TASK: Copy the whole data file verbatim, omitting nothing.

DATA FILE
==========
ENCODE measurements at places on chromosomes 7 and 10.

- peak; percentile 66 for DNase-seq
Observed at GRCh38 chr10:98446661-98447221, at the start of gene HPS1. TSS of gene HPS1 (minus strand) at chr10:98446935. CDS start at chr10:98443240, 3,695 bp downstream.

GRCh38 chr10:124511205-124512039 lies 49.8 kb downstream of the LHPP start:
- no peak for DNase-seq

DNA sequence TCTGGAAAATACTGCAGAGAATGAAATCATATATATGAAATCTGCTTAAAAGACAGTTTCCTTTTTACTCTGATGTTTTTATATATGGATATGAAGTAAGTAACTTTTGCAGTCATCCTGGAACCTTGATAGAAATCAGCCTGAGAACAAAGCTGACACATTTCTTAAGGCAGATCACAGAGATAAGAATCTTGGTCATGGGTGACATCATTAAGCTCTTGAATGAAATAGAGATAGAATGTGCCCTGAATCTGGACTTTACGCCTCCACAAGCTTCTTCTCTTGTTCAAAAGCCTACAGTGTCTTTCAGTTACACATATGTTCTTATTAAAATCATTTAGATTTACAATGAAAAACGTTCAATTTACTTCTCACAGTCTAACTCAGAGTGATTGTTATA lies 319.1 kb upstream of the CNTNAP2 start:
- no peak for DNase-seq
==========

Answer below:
ENCODE measurements at places on chromosomes 7 and 10.

- peak; percentile 66 for DNase-seq
Observed at GRCh38 chr10:98446661-98447221, at the start of gene HPS1. TSS of gene HPS1 (minus strand) at chr10:98446935. CDS start at chr10:98443240, 3,695 bp downstream.

GRCh38 chr10:124511205-124512039 lies 49.8 kb downstream of the LHPP start:
- no peak for DNase-seq

DNA sequence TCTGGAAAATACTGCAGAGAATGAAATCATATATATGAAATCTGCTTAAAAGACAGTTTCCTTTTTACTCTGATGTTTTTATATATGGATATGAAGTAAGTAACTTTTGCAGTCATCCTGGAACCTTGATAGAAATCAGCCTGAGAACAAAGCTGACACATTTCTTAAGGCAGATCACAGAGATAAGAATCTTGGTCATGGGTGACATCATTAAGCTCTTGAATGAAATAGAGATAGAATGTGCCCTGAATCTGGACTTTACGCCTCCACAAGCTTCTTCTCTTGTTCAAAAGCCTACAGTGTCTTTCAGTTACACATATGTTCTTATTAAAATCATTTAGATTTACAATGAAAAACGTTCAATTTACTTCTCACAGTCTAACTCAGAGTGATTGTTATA lies 319.1 kb upstream of the CNTNAP2 start:
- no peak for DNase-seq